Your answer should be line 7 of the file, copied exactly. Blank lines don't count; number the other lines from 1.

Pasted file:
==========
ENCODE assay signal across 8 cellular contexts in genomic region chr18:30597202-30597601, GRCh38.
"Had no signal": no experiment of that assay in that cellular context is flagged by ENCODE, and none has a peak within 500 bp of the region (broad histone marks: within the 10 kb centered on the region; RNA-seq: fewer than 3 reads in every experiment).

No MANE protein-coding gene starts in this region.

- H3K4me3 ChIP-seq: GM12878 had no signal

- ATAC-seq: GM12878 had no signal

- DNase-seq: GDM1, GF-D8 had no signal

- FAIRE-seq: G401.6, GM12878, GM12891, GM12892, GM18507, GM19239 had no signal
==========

- FAIRE-seq: G401.6, GM12878, GM12891, GM12892, GM18507, GM19239 had no signal